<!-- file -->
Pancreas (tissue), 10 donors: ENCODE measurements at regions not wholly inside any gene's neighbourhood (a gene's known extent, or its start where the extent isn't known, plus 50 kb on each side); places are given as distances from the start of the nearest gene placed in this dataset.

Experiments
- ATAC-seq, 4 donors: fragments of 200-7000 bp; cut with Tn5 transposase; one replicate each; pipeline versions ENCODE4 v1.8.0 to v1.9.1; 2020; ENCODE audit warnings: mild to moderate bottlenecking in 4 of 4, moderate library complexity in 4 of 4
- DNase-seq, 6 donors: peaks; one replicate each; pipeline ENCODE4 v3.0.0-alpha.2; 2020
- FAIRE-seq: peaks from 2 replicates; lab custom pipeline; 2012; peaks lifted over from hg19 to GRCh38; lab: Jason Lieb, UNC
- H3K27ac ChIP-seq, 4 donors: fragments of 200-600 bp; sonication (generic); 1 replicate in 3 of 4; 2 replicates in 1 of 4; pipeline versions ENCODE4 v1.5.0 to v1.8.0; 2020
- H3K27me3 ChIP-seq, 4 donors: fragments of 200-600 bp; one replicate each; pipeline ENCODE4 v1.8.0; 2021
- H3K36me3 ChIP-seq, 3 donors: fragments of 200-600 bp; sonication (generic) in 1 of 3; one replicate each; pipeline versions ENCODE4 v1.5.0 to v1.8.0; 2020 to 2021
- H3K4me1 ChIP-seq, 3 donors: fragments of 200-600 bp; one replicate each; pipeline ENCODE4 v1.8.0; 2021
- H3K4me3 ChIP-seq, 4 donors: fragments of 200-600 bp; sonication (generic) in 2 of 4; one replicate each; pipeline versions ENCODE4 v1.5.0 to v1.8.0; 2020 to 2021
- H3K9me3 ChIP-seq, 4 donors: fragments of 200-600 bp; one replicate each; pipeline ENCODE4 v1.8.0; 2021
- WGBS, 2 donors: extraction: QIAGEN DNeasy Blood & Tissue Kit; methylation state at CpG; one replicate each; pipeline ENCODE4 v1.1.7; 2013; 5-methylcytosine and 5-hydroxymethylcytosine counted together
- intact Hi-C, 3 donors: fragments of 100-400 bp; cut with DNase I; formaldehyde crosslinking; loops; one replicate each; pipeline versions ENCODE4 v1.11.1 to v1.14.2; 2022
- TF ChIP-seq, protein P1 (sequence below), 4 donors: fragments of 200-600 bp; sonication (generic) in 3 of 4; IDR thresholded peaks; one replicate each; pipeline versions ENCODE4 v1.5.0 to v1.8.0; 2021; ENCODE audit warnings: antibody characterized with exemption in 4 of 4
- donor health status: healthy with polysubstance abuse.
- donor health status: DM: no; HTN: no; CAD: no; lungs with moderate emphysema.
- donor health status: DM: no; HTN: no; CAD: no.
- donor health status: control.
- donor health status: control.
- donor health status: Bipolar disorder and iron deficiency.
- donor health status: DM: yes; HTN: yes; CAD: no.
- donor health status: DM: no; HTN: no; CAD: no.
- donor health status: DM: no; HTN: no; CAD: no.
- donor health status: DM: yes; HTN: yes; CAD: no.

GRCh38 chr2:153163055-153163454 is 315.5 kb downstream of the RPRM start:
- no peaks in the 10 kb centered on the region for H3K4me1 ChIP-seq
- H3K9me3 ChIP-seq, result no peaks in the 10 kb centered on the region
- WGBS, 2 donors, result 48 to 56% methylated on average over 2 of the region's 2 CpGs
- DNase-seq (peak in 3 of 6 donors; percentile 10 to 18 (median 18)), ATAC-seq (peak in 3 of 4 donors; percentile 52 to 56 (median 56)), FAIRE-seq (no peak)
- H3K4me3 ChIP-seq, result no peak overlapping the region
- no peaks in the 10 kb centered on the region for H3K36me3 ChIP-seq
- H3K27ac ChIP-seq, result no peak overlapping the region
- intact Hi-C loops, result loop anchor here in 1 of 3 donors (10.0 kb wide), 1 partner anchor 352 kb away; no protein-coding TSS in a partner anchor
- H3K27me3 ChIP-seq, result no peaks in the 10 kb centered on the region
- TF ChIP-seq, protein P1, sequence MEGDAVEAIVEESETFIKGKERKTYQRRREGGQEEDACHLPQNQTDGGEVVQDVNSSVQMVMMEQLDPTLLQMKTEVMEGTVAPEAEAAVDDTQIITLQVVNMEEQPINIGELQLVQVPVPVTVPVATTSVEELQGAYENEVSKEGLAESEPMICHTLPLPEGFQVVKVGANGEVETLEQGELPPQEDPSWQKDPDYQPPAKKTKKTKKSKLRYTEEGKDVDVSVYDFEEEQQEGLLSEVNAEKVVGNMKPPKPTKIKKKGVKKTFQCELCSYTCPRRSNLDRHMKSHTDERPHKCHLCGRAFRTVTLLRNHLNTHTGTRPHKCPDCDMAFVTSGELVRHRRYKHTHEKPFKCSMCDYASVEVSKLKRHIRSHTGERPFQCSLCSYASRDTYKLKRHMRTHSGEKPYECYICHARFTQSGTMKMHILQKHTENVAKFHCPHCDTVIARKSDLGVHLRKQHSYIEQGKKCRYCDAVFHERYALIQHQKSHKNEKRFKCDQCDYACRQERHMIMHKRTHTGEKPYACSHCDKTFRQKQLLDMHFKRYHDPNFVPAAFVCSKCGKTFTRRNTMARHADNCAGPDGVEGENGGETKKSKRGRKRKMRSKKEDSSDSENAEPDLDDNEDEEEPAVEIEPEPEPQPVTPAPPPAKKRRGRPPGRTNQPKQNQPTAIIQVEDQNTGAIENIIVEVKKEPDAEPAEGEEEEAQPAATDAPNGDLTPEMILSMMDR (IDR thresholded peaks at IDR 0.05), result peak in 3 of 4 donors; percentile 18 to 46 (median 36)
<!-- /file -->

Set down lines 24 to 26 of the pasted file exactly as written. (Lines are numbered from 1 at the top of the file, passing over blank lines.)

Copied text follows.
- donor health status: DM: yes; HTN: yes; CAD: no.

GRCh38 chr2:153163055-153163454 is 315.5 kb downstream of the RPRM start:
- no peaks in the 10 kb centered on the region for H3K4me1 ChIP-seq